Michigan Gov. Gretchen Whitmer used Democrats’ response to President Donald Trump’s State of the Union address to swivel from impeachment to working-class voters’ worries, saying her party is focusing on easing health care costs and other pocket-book concerns.
Whitmer mentioned Trump’s impeachment trial only briefly near the end of her nearly 11-minute speech Tuesday. She sprinkled in passing references to his behavior, such as, “Bullying people on Twitter doesn’t fix bridges — it burns them.”
But she spent the bulk of her address touting Democratic efforts on health care and people’s struggles to pay their bills, issues that helped her party win House control in 2018.
“It’s pretty simple. Democrats are trying to make your health care better. Republicans in Washington are trying to take it away,” Whitmer said from Michigan’s East Lansing High School, which her daughters attend.
Her remarks were nearly overshadowed by an extraordinary gesture moments earlier by House Speaker Nancy Pelosi, D-Calif. Seated directly behind Trump in the House chamber, Pelosi marked the end of the address by theatrically tearing her copy of his remarks, dramatizing the bitter gulf between the two sides as this year’s presidential and congressional election campaigns commence.
Democrats won House control in 2018 by lambasting unsuccessful efforts by Trump and congressional Republicans to repeal President Barack Obama’s health care law. Democrats say they will concentrate on health care in this year’s campaign as well, including opposing an administration-backed federal lawsuit aimed at declaring Obama’s statute unconstitutional.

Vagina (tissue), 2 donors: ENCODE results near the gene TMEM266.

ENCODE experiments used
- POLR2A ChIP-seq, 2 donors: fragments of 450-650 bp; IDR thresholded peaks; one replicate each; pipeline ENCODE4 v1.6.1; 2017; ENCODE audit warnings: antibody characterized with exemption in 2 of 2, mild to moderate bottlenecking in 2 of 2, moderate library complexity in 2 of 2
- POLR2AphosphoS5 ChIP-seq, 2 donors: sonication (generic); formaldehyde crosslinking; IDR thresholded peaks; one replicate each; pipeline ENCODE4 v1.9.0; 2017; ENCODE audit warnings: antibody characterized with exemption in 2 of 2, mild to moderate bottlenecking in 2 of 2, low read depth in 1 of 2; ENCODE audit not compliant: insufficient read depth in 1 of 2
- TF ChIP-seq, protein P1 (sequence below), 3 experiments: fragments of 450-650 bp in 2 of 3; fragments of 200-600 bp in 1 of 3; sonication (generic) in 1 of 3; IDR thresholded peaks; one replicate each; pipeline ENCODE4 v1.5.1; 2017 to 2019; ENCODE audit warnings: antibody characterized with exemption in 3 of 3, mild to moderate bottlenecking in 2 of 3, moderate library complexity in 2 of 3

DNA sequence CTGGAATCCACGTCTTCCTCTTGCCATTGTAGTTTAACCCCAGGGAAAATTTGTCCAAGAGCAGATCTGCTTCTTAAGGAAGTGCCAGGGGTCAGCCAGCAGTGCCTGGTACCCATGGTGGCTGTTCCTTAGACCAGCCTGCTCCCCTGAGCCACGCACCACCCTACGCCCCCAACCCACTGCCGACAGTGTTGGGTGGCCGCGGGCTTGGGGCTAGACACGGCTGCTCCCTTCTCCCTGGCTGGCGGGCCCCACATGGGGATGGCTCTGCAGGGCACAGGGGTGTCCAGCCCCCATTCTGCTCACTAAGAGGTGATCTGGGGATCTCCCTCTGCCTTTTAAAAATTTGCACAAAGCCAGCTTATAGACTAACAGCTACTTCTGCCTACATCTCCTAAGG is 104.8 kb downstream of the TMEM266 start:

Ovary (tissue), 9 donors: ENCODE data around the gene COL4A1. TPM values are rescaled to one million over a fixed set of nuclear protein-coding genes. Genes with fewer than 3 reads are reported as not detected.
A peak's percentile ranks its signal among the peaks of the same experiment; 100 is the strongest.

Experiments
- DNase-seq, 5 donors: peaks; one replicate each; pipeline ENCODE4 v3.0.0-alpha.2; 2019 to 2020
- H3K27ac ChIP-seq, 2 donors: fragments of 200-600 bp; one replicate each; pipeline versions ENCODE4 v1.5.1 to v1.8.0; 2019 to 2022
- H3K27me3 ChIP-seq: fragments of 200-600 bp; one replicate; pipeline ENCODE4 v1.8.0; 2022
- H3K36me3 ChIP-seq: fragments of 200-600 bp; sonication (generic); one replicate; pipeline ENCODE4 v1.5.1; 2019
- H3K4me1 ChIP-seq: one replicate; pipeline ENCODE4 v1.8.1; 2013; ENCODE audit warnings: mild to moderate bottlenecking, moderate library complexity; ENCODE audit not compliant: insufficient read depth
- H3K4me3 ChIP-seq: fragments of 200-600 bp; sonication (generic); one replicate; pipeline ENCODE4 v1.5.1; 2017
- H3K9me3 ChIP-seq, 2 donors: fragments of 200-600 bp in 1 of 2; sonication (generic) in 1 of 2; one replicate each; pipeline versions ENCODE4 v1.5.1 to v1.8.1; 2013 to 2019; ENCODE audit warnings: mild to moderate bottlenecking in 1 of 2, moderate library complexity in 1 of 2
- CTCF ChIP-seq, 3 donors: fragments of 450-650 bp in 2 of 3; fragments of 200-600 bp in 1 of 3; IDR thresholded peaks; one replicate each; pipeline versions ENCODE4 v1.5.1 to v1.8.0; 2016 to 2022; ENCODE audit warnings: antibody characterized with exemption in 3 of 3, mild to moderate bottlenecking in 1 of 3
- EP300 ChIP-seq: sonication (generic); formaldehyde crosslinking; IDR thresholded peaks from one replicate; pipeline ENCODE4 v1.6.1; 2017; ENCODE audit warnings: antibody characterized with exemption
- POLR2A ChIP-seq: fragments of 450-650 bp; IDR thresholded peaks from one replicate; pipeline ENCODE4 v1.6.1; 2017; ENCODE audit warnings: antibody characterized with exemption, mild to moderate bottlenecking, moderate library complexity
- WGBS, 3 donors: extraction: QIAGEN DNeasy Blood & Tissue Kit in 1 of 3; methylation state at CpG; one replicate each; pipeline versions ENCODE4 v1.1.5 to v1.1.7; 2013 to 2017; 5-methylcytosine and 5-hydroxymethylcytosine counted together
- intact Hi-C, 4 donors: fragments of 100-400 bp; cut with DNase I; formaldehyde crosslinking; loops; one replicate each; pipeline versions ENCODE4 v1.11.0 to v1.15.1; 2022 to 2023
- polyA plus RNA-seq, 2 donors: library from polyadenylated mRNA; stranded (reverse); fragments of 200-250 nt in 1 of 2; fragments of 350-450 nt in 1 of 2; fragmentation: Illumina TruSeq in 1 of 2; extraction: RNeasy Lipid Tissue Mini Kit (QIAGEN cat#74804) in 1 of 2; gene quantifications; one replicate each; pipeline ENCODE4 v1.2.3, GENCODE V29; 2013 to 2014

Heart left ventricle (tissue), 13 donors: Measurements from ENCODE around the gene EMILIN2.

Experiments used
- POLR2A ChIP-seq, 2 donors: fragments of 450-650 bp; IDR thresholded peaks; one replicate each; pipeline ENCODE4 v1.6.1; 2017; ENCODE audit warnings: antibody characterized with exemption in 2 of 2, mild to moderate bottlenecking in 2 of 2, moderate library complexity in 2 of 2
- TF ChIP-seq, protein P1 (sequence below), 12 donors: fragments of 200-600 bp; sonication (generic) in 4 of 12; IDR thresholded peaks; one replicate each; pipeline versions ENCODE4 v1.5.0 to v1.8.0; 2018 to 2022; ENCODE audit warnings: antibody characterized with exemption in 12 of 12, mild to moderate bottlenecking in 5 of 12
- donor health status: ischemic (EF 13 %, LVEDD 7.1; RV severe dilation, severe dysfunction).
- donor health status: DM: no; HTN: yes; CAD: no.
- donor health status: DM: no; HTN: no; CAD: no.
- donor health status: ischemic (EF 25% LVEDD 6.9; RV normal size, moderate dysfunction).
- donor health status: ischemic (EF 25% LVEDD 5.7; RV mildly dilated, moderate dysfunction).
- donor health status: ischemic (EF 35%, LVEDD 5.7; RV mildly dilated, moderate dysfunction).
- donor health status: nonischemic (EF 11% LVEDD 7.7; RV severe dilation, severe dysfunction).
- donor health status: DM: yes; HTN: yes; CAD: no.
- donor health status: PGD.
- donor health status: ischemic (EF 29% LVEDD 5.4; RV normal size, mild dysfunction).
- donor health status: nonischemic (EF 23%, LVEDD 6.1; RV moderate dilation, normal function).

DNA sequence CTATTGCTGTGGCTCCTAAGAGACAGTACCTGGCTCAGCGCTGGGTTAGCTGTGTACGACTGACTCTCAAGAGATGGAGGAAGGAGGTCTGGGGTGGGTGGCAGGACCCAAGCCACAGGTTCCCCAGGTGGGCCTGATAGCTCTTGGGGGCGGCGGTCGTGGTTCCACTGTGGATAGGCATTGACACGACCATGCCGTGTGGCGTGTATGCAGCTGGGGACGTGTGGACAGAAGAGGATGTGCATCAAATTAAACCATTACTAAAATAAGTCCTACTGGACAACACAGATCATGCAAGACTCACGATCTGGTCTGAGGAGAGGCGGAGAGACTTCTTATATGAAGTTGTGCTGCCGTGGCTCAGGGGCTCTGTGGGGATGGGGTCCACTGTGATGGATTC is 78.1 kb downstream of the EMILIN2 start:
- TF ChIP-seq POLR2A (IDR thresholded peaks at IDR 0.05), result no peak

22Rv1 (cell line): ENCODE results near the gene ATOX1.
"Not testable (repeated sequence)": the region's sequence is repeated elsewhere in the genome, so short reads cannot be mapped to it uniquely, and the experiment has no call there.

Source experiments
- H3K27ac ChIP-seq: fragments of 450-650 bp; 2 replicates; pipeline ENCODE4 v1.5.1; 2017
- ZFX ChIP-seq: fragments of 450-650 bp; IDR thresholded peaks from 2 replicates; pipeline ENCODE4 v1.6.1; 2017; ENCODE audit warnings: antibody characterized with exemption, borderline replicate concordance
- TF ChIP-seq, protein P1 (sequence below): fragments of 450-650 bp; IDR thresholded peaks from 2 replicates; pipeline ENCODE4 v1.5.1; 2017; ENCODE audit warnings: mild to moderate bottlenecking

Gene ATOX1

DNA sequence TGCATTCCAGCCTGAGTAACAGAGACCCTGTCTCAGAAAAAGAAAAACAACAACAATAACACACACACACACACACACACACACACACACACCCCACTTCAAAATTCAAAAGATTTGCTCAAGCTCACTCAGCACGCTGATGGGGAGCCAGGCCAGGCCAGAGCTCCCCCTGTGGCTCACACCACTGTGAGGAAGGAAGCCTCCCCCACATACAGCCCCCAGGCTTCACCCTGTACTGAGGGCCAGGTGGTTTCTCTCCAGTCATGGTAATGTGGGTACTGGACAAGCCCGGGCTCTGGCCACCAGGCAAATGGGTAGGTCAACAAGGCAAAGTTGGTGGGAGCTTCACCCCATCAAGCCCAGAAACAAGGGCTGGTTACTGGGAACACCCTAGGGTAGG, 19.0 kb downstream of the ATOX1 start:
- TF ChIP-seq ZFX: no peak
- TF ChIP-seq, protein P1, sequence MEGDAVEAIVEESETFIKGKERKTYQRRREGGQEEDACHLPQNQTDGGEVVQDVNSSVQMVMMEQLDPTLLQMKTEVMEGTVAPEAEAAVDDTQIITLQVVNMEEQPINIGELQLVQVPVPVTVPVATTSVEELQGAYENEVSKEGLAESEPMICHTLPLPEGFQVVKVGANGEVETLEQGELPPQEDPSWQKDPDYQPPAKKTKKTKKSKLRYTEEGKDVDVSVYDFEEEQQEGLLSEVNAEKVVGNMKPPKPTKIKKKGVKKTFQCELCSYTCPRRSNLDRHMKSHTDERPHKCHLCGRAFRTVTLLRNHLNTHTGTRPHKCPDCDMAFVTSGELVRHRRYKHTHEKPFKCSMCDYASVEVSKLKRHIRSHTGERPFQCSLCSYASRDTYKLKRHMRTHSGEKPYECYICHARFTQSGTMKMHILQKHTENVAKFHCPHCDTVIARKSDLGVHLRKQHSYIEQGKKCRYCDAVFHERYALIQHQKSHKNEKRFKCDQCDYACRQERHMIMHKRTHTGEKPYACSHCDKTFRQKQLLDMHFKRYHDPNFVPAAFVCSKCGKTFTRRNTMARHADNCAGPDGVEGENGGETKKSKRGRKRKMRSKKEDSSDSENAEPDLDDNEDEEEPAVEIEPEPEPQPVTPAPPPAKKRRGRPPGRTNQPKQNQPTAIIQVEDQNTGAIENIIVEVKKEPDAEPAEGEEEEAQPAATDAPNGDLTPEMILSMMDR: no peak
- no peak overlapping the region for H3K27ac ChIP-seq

Trump’s impeachment has dominated Washington since the fall. In a remarkable confluence of events, the GOP-run Senate was set to acquit him Wednesday, less than 24 hours after his address.
“As we witness the impeachment process in Washington there are some things each of us, no matter our party, should demand,” Whitmer said. “The truth matters. Facts matter. And no one should be above the law.”
Democrats’ selection of Whitmer, 48, underscored their determination to improve their performance in the Midwest in November’s elections.
Trump captured Michigan in 2016 by fewer than 11,000 votes by appealing to lower-earning workers, winning a state that hadn’t voted for the GOP presidential candidate since 1988. Trump also won over enough working-class white voters to score slender victories in Wisconsin and Pennsylvania and to win Ohio handily.
Reaching out to those voters, Whitmer acknowledged their struggles to afford transportation, student loans and prescription drugs.
“Michigan invented the middle class,” she said. “So, we know if the economy doesn’t work for working people, it just doesn’t work.”
Whitmer’s prominent role also highlighted her party’s outreach to women, who’ve soured on Trump’s belligerent style and whose growing support helped Democrats make big gains in suburban districts in 2018.
Whitmer was elected governor easily that year over a Trump-backed Republican, and she’s been mentioned as a potential vice presidential nominee.
In Democrats’ Spanish-language response, freshman Texas Rep. Veronica Escobar focused on health care and workers’ struggles to get by.
Speaking from a community center in her home town of El Paso near the Mexican border, Escobar also described last August’s mass killing there by a shooter she said “used hateful language like the very words used by President Trump to describe immigrants and Latinos.”
Escobar also touched on Trump’s impeachment, saying that he’d jeopardized the next election and threatened national security with his efforts to pressure Ukraine, an ally fighting Russian-backed insurgents, to produce damaging information on political rival Joe Biden.
“We Democrats will continue to fight for truth and for what is right. No one is above the law,” Escobar said.